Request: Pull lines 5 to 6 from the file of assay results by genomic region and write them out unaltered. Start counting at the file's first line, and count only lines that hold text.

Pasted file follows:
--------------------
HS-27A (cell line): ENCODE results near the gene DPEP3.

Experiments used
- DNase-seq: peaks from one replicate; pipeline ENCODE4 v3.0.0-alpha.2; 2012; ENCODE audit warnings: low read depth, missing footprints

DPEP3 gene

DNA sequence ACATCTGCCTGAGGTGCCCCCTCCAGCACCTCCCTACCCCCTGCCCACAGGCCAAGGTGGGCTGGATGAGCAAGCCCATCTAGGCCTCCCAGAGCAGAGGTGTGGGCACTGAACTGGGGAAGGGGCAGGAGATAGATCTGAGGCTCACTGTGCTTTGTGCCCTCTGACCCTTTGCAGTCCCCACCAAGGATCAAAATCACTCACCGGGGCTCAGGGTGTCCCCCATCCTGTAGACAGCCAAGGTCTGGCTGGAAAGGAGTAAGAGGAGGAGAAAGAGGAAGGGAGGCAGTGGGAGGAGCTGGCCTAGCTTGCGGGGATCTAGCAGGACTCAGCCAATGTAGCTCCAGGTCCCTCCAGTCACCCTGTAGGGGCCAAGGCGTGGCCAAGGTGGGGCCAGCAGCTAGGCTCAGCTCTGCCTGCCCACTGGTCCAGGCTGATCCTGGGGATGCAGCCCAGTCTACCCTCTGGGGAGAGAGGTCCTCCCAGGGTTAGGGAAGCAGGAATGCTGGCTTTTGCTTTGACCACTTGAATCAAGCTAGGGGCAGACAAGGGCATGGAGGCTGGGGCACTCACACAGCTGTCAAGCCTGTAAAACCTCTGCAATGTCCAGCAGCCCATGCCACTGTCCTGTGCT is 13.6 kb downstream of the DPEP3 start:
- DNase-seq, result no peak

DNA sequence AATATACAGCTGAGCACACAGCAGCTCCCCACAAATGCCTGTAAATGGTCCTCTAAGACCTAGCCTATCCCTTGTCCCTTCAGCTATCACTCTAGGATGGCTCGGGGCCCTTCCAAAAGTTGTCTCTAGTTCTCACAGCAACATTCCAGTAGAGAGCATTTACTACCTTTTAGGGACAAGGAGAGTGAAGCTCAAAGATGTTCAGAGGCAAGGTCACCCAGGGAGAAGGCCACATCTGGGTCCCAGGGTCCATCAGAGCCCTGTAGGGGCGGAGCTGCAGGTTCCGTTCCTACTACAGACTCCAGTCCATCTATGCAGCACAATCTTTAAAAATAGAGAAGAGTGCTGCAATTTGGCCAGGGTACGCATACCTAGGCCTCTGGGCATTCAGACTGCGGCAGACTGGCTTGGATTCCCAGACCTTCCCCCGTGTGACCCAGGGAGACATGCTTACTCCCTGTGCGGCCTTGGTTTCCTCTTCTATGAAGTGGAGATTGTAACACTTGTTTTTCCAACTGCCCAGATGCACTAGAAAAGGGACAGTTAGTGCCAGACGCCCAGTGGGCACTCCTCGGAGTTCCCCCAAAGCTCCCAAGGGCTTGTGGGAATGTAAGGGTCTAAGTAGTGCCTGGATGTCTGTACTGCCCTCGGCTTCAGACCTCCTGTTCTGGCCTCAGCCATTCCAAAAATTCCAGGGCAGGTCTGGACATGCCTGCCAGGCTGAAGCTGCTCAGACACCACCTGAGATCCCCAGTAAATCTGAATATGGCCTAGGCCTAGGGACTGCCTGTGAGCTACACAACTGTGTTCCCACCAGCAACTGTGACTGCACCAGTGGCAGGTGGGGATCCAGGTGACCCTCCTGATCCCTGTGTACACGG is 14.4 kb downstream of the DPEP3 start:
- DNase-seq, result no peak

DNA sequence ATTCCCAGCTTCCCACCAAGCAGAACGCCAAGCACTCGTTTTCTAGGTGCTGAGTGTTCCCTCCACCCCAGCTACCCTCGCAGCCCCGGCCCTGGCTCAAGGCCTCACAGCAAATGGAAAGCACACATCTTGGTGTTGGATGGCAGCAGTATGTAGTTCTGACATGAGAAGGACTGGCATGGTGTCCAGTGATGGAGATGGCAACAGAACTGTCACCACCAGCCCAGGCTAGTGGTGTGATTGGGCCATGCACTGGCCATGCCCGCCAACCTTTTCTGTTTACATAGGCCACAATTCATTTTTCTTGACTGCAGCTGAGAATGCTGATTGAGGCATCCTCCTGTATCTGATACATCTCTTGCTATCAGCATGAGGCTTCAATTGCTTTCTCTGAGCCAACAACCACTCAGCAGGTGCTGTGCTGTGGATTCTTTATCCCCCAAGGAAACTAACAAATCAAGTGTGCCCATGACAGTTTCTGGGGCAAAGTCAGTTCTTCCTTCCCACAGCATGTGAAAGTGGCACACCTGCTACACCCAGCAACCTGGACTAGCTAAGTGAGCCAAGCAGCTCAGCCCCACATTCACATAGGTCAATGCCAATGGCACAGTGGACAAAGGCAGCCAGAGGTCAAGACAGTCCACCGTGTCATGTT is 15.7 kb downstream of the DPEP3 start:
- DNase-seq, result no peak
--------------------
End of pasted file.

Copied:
DNA sequence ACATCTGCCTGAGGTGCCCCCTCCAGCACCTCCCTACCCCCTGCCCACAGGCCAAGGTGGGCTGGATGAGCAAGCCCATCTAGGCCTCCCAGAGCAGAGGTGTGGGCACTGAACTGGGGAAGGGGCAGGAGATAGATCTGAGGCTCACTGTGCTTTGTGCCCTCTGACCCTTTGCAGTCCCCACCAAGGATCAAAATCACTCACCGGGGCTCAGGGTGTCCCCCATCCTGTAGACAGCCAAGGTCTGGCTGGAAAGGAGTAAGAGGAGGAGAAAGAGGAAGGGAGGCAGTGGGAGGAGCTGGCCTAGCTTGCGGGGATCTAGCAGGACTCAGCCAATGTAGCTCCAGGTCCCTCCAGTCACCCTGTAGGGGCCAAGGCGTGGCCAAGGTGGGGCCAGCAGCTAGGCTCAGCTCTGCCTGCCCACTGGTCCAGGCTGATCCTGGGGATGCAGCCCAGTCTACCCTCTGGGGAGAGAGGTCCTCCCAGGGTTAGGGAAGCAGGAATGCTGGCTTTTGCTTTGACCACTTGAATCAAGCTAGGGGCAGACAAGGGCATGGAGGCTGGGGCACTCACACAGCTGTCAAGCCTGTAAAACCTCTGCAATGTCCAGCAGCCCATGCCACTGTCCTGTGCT is 13.6 kb downstream of the DPEP3 start:
- DNase-seq, result no peak